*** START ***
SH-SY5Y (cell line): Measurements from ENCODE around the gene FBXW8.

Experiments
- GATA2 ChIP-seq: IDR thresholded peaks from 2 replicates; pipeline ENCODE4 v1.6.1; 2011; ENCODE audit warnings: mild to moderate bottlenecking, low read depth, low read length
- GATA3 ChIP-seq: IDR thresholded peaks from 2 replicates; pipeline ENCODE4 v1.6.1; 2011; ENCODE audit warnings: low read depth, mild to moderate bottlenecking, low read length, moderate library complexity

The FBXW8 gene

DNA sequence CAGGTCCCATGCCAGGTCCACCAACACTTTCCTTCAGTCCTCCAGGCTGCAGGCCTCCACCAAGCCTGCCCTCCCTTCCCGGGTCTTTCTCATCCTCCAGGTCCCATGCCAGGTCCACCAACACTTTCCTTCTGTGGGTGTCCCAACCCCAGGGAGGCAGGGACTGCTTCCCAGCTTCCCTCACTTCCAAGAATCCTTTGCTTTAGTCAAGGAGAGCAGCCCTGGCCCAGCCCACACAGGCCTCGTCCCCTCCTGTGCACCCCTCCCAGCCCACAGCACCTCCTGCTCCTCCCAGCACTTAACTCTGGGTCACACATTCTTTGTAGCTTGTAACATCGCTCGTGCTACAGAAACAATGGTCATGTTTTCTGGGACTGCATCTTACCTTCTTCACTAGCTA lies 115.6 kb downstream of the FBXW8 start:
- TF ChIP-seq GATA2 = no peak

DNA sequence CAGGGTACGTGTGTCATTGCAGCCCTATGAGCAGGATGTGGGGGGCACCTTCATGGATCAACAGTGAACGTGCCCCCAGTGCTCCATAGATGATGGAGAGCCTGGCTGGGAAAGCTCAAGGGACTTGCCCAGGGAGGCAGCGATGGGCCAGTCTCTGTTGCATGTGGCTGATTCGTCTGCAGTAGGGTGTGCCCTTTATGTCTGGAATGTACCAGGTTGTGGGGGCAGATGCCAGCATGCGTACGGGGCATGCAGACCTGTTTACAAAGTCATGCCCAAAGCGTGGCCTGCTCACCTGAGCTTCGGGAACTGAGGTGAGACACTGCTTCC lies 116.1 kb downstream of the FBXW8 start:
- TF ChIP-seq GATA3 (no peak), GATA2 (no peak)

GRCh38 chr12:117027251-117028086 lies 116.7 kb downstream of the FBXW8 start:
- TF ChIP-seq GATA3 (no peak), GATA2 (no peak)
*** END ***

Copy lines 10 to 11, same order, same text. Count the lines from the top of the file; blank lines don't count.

GRCh38 chr12:117027251-117028086 lies 116.7 kb downstream of the FBXW8 start:
- TF ChIP-seq GATA3 (no peak), GATA2 (no peak)